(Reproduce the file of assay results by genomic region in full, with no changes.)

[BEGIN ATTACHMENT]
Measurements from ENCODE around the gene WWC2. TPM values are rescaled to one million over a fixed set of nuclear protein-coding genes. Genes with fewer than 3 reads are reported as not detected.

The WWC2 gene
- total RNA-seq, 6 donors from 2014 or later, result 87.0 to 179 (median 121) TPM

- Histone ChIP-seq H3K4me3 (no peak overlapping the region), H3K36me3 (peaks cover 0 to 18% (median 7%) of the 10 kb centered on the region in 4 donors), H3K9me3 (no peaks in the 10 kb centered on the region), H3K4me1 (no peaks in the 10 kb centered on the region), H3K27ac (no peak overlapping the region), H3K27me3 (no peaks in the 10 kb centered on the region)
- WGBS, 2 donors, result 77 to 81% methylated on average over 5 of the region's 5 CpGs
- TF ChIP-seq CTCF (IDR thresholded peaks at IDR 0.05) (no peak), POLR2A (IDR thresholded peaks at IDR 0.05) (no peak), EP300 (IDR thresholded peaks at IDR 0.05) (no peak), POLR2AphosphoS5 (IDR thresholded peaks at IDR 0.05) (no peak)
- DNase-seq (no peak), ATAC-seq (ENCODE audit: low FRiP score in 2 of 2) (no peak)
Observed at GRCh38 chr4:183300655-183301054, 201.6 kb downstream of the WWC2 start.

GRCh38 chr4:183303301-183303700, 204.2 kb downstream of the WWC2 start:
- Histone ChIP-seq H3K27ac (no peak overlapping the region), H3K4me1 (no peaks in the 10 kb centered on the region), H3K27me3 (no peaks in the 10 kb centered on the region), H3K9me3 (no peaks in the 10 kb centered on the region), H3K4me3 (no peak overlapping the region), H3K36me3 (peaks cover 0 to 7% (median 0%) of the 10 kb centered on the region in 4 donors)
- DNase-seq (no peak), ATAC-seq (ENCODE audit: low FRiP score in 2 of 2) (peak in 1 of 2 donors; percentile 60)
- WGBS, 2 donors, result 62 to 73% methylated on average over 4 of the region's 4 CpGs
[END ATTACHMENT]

Measurements from ENCODE around the gene WWC2. TPM values are rescaled to one million over a fixed set of nuclear protein-coding genes. Genes with fewer than 3 reads are reported as not detected.

The WWC2 gene
- total RNA-seq, 6 donors from 2014 or later, result 87.0 to 179 (median 121) TPM

- Histone ChIP-seq H3K4me3 (no peak overlapping the region), H3K36me3 (peaks cover 0 to 18% (median 7%) of the 10 kb centered on the region in 4 donors), H3K9me3 (no peaks in the 10 kb centered on the region), H3K4me1 (no peaks in the 10 kb centered on the region), H3K27ac (no peak overlapping the region), H3K27me3 (no peaks in the 10 kb centered on the region)
- WGBS, 2 donors, result 77 to 81% methylated on average over 5 of the region's 5 CpGs
- TF ChIP-seq CTCF (IDR thresholded peaks at IDR 0.05) (no peak), POLR2A (IDR thresholded peaks at IDR 0.05) (no peak), EP300 (IDR thresholded peaks at IDR 0.05) (no peak), POLR2AphosphoS5 (IDR thresholded peaks at IDR 0.05) (no peak)
- DNase-seq (no peak), ATAC-seq (ENCODE audit: low FRiP score in 2 of 2) (no peak)
Observed at GRCh38 chr4:183300655-183301054, 201.6 kb downstream of the WWC2 start.

GRCh38 chr4:183303301-183303700, 204.2 kb downstream of the WWC2 start:
- Histone ChIP-seq H3K27ac (no peak overlapping the region), H3K4me1 (no peaks in the 10 kb centered on the region), H3K27me3 (no peaks in the 10 kb centered on the region), H3K9me3 (no peaks in the 10 kb centered on the region), H3K4me3 (no peak overlapping the region), H3K36me3 (peaks cover 0 to 7% (median 0%) of the 10 kb centered on the region in 4 donors)
- DNase-seq (no peak), ATAC-seq (ENCODE audit: low FRiP score in 2 of 2) (peak in 1 of 2 donors; percentile 60)
- WGBS, 2 donors, result 62 to 73% methylated on average over 4 of the region's 4 CpGs